What separates psychosis from belief?

This post is also available in Dutch.

People suffering from psychotic-like experiences tend to believe in surreal things. But do you believe in those things as well?

All humans have something in common: We prefer that some things in our lives be predictable. We like to be sure that our bikes will be where we left them; we like our computers to respond every time we press a button; and we even like to be sure that we can always trust our best friends. Unfortunately, for those who are haunted by psychotic-like experiences (PLEs), even the strongest certainties are put into question.

What are PLEs?

PLEs are typical symptoms exhibited by patients with schizophrenia, mood disorders, paranoid personality disorder, and other psychotic disorders. When a patient is diagnosed with (at least) one of these disorders, PLEs are commonly manifested in two ways: hallucinations and delusions.

Hallucinations are false perceptions of the senses, like when a person lost in the desert is tricked by the fake sight of an oasis. Psychotic patients can indeed suffer from visual hallucinations, but the most common form is auditory, in the form of voices.

What do the voices in your head say?
Image courtesy of Thomas Wolter and Pixabay (CC0 1.0).

Most of the time, the reported voices don’t say nice things. Patients usually complain that the voices in their heads badger them with negative, judgmental and humiliating remarks. For example, these voices may constantly accuse the patient of “evil” intentions, or even give orders about what the patient must do.

These hallucinations can, to a certain extent, relate to the other aspect of psychosis: delusions, which are false beliefs that are reinforced in a patient’s mind over time. Delusions can assume a bunch of forms:

  • Grandiose: Patient believes they are a preeminent figure worldwide (e.g., rich and famous).
  • Referential: Patient believes they’re receiving secret communications during daily-life events (e.g., encoded messages from the newscaster while watching TV).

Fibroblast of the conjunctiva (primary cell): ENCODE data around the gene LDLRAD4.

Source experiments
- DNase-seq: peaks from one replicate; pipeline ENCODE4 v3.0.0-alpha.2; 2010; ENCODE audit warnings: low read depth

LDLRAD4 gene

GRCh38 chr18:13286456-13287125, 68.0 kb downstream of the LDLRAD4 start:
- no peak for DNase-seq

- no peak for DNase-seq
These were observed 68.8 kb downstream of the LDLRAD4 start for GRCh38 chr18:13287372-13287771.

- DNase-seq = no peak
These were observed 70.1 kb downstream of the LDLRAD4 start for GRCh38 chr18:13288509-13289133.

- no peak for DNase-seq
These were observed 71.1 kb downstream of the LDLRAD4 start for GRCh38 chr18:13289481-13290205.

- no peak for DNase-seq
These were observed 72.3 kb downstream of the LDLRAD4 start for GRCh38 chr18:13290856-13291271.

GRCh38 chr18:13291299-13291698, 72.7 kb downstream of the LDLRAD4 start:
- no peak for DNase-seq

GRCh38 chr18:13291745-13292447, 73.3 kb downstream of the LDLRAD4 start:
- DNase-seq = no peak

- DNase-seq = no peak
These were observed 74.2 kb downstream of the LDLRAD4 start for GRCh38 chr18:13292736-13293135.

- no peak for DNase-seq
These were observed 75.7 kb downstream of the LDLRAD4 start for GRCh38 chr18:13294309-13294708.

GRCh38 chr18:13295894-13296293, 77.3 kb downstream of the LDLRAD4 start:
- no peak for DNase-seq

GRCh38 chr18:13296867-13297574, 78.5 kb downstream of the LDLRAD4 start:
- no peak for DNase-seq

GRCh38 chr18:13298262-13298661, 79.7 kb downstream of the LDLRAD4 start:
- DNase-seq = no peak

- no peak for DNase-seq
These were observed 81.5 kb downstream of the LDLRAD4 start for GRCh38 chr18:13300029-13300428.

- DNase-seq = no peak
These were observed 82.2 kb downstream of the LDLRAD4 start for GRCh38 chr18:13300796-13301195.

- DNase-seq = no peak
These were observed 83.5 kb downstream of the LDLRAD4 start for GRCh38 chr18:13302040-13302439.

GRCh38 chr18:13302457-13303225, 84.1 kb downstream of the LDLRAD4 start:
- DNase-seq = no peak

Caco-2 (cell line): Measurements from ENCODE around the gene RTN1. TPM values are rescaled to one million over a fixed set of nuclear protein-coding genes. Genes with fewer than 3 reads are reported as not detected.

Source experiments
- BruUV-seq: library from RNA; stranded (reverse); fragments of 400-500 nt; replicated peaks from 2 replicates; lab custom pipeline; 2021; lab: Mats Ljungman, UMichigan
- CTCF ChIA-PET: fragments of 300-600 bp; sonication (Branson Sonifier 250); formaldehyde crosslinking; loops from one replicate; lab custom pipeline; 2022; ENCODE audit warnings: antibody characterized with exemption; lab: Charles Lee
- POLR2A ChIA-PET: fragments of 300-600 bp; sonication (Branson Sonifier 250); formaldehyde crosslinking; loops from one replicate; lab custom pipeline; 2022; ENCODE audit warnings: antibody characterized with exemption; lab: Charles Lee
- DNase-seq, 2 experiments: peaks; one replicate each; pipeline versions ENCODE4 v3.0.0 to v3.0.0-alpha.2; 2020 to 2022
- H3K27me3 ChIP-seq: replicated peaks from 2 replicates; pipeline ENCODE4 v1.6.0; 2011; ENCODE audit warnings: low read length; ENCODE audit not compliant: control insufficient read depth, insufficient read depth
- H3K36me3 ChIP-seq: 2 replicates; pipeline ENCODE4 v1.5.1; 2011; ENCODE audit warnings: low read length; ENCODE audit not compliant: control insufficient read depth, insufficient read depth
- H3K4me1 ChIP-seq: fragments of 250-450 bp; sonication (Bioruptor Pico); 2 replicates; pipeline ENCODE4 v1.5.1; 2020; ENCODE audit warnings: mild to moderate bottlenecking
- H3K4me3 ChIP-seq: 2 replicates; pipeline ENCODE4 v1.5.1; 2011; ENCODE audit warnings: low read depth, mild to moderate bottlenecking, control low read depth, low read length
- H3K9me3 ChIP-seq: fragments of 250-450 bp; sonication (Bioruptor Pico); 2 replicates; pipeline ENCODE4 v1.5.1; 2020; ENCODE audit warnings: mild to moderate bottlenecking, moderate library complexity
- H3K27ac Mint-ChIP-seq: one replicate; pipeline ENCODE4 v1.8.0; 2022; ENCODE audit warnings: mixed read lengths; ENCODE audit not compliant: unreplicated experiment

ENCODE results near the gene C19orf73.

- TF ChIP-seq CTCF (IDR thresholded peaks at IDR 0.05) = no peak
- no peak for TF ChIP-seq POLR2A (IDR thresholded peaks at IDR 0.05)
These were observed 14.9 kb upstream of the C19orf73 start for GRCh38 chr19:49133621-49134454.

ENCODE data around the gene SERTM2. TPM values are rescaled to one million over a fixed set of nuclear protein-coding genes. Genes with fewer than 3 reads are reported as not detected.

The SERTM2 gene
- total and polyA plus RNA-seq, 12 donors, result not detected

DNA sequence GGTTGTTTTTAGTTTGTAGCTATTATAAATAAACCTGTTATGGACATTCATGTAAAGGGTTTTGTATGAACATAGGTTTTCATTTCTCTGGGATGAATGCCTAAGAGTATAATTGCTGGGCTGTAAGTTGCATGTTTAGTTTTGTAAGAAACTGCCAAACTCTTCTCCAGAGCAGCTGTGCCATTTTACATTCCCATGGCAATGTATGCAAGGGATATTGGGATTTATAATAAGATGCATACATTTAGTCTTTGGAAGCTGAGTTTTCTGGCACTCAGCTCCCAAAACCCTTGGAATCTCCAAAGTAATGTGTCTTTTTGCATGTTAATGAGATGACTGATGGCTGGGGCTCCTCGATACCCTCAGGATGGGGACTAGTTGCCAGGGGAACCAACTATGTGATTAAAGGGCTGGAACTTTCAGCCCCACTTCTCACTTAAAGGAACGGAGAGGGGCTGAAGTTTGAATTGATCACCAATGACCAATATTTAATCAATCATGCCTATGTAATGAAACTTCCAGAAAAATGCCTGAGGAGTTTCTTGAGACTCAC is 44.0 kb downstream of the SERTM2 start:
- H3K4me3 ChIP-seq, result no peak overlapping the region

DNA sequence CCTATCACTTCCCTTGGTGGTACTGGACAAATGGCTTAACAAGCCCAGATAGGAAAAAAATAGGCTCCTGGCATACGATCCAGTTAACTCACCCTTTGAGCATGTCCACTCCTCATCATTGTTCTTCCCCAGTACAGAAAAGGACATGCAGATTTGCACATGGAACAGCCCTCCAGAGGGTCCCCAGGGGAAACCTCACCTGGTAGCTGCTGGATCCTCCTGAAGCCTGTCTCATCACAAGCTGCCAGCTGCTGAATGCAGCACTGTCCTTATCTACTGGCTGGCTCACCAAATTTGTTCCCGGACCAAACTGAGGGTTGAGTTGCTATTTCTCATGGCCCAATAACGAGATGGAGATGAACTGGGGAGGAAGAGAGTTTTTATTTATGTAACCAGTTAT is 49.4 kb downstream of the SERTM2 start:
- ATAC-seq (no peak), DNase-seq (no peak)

• Religious: Patient believes they have a connection with a “higher power” and the “world of the divine”.

These are just a few examples of the many different types of delusions. Perhaps they remind you of some movies and other pieces of art for which creators found inspiration in patient reports of PLEs. These reports provide us with powerful insight into the severe burden caused by PLEs.

PLEs may be the key to curing psychosis

Despite being part of the problem, PLEs can also contribute important information about psychotic disorders. In fact, scientists are convinced that PLEs are not something exclusive to psychotic patients, but a trait that can be seen across the whole population (i.e., some people have more, some less).

Research shows that PLEs can be explained by biological factors that can be found by studying the human genome or brain. These factors are relatively prevalent in the whole population and, together with environmental risks such as childhood abuse or drug addiction, can influence an individual’s likelihood of being at the extreme end of a psychiatric condition.

Currently, society views psychiatric diagnosis as a yes-or-no question (i.e., Do you have a disorder or not? Which disorder do you have?). The advantage of looking into PLEs is that you can see beyond limited labels and, instead, more accurately identify patient symptoms without the predetermined bounds of pure diagnoses.

Maybe you’re wondering right now whether you’ve ever felt some sort of PLE. Maybe… but the fact that you’re being critical about it is a sign that there’s nothing wrong. These types of symptoms only become a problem when they assume total control of your actions. That’s the problem that psychotic patients face every day, and that’s what clinicians and researchers are trying to solve.

Original language: English
Author: João Guimarães
Buddy: Christienne Gonzales Damatac
Editor: Monica Wagner
Translator: Wessel/Rowena Emaus
Editor Translation: Felix Klaassen

Credits: Top image courtesy of Gerd Altmann and Pixabay (CC0 1.0).

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